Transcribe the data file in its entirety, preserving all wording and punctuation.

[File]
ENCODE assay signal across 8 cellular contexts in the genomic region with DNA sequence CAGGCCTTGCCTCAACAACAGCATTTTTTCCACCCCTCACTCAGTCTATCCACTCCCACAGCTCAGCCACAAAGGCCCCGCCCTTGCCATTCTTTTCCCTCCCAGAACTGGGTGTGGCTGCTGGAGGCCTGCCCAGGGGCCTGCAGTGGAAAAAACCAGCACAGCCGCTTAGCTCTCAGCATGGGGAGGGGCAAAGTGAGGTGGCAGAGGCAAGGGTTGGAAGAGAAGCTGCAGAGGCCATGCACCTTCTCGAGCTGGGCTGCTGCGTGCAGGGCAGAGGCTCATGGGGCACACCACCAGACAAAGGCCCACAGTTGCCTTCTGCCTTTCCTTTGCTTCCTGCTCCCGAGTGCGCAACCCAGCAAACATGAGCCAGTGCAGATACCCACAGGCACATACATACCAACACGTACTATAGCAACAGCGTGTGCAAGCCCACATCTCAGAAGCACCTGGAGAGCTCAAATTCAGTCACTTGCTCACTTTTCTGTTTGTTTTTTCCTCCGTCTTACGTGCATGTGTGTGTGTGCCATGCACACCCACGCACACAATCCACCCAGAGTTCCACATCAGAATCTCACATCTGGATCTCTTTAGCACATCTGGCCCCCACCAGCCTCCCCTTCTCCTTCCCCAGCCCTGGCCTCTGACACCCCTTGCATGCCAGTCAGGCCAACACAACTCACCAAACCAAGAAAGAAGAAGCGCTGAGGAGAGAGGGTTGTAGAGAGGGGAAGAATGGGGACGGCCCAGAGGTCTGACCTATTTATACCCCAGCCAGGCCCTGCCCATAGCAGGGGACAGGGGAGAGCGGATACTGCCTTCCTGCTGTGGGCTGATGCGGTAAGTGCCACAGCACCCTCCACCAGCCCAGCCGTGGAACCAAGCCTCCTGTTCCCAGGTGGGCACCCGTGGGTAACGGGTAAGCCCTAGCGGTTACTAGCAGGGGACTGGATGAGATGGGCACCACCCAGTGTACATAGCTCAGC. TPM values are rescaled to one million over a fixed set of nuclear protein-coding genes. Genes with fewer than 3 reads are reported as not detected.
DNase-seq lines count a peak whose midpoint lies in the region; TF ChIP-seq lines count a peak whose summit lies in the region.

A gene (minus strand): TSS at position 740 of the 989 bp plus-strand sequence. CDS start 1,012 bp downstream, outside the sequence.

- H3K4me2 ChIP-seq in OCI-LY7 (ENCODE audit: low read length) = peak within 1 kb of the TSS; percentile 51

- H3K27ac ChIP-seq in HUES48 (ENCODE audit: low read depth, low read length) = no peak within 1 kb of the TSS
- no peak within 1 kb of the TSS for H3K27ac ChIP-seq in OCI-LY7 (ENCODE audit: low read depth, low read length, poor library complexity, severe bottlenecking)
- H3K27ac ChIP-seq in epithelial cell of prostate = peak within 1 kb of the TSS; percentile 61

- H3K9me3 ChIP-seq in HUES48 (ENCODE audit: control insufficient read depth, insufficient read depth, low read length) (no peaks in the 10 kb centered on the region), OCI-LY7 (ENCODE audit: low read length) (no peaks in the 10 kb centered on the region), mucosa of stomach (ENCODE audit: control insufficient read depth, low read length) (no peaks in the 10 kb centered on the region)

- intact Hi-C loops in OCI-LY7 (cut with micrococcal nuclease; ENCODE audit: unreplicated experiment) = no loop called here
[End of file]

ENCODE assay signal across 8 cellular contexts in the genomic region with DNA sequence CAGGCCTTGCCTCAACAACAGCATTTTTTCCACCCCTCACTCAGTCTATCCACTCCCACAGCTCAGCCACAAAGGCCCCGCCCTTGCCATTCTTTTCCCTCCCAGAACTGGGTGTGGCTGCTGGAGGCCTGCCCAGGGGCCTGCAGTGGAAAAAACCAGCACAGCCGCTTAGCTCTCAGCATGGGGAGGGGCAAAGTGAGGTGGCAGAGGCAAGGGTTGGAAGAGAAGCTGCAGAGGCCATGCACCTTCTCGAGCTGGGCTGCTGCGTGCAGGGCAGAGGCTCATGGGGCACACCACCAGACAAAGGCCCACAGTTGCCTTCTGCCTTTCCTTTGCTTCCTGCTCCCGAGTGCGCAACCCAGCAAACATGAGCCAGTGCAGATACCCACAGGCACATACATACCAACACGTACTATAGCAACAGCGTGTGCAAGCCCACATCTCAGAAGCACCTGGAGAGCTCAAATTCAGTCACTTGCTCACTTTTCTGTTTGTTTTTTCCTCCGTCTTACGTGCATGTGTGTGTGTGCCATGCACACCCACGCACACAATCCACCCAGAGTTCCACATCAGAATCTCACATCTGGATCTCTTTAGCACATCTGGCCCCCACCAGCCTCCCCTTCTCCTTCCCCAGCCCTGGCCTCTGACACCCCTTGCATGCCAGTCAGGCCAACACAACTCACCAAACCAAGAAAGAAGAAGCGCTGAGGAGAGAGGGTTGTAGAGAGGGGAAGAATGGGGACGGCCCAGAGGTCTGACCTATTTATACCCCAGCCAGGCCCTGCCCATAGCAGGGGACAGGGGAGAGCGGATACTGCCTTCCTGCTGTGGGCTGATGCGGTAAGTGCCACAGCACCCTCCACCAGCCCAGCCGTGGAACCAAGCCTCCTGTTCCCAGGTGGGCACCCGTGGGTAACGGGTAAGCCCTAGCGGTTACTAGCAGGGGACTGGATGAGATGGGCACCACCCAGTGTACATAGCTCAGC. TPM values are rescaled to one million over a fixed set of nuclear protein-coding genes. Genes with fewer than 3 reads are reported as not detected.
DNase-seq lines count a peak whose midpoint lies in the region; TF ChIP-seq lines count a peak whose summit lies in the region.

A gene (minus strand): TSS at position 740 of the 989 bp plus-strand sequence. CDS start 1,012 bp downstream, outside the sequence.

- H3K4me2 ChIP-seq in OCI-LY7 (ENCODE audit: low read length) = peak within 1 kb of the TSS; percentile 51

- H3K27ac ChIP-seq in HUES48 (ENCODE audit: low read depth, low read length) = no peak within 1 kb of the TSS
- no peak within 1 kb of the TSS for H3K27ac ChIP-seq in OCI-LY7 (ENCODE audit: low read depth, low read length, poor library complexity, severe bottlenecking)
- H3K27ac ChIP-seq in epithelial cell of prostate = peak within 1 kb of the TSS; percentile 61

- H3K9me3 ChIP-seq in HUES48 (ENCODE audit: control insufficient read depth, insufficient read depth, low read length) (no peaks in the 10 kb centered on the region), OCI-LY7 (ENCODE audit: low read length) (no peaks in the 10 kb centered on the region), mucosa of stomach (ENCODE audit: control insufficient read depth, low read length) (no peaks in the 10 kb centered on the region)

- intact Hi-C loops in OCI-LY7 (cut with micrococcal nuclease; ENCODE audit: unreplicated experiment) = no loop called here